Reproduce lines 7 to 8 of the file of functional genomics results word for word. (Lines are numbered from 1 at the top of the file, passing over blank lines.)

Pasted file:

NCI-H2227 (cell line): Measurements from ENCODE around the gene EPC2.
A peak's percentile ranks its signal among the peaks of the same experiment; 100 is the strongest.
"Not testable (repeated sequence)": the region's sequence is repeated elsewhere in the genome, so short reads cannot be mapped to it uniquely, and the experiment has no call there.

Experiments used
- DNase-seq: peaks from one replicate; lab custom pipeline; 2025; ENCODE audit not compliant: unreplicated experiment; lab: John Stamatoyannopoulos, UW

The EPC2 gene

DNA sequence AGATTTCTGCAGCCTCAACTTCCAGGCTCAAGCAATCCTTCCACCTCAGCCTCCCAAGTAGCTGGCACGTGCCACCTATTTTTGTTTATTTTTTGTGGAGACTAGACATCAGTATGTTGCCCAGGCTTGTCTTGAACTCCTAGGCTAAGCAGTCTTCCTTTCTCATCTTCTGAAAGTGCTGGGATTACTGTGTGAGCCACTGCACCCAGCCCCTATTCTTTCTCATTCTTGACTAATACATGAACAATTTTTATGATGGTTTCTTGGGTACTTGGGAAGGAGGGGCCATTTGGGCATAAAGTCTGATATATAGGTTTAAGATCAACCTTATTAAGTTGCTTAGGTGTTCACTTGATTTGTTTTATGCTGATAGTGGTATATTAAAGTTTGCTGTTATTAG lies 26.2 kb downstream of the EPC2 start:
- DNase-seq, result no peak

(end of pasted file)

DNA sequence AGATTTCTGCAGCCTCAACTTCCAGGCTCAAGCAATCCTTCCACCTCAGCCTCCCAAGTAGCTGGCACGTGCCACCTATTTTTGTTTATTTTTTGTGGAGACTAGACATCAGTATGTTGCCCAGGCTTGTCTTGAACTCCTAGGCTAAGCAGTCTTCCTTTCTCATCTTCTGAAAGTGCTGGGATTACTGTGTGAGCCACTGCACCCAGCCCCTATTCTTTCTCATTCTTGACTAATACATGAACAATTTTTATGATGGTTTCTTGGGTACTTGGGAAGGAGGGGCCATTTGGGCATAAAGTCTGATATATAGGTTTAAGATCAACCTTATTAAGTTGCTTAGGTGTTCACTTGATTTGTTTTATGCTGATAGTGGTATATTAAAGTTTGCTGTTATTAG lies 26.2 kb downstream of the EPC2 start:
- DNase-seq, result no peak